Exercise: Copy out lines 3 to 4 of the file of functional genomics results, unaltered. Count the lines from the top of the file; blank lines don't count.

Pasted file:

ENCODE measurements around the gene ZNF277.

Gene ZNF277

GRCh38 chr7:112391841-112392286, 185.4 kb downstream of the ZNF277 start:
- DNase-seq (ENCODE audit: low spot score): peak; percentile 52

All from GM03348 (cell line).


GRCh38 chr7:112391841-112392286, 185.4 kb downstream of the ZNF277 start:
- DNase-seq (ENCODE audit: low spot score): peak; percentile 52